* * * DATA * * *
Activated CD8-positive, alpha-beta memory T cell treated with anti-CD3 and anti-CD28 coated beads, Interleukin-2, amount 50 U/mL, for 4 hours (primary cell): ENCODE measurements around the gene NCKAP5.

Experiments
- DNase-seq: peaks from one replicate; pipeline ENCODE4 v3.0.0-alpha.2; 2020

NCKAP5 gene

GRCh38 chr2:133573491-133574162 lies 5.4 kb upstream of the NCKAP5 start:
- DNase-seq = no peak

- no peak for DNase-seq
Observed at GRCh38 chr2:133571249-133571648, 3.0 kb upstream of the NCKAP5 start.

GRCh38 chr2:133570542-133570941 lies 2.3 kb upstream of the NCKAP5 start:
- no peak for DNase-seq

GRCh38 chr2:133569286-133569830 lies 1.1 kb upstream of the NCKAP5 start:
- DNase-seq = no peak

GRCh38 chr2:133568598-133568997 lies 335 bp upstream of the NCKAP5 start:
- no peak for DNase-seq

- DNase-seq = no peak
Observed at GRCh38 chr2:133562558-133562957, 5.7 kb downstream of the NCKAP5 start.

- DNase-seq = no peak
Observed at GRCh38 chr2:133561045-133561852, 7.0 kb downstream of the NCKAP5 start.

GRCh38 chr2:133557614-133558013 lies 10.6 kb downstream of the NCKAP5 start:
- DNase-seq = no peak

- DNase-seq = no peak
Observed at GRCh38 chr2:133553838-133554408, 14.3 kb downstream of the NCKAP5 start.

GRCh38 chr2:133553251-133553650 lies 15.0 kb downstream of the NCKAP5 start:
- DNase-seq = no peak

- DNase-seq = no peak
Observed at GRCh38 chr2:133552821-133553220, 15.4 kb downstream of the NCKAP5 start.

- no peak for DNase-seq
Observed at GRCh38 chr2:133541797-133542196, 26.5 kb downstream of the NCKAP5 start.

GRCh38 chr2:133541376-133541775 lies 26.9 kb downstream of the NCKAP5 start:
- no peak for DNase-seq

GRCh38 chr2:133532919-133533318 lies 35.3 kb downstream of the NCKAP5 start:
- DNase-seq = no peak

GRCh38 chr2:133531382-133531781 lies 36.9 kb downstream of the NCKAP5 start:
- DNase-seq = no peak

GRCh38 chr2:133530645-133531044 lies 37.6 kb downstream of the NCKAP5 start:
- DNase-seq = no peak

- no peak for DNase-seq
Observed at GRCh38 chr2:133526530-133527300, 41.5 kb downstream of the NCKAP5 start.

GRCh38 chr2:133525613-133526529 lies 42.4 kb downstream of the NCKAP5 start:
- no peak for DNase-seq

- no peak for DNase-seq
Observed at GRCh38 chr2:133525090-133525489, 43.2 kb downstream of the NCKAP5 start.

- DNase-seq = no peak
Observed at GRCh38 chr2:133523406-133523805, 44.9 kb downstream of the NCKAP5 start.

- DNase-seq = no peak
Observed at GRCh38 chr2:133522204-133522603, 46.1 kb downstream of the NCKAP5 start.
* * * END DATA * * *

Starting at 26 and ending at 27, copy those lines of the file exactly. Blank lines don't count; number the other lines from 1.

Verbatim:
Observed at GRCh38 chr2:133552821-133553220, 15.4 kb downstream of the NCKAP5 start.

- no peak for DNase-seq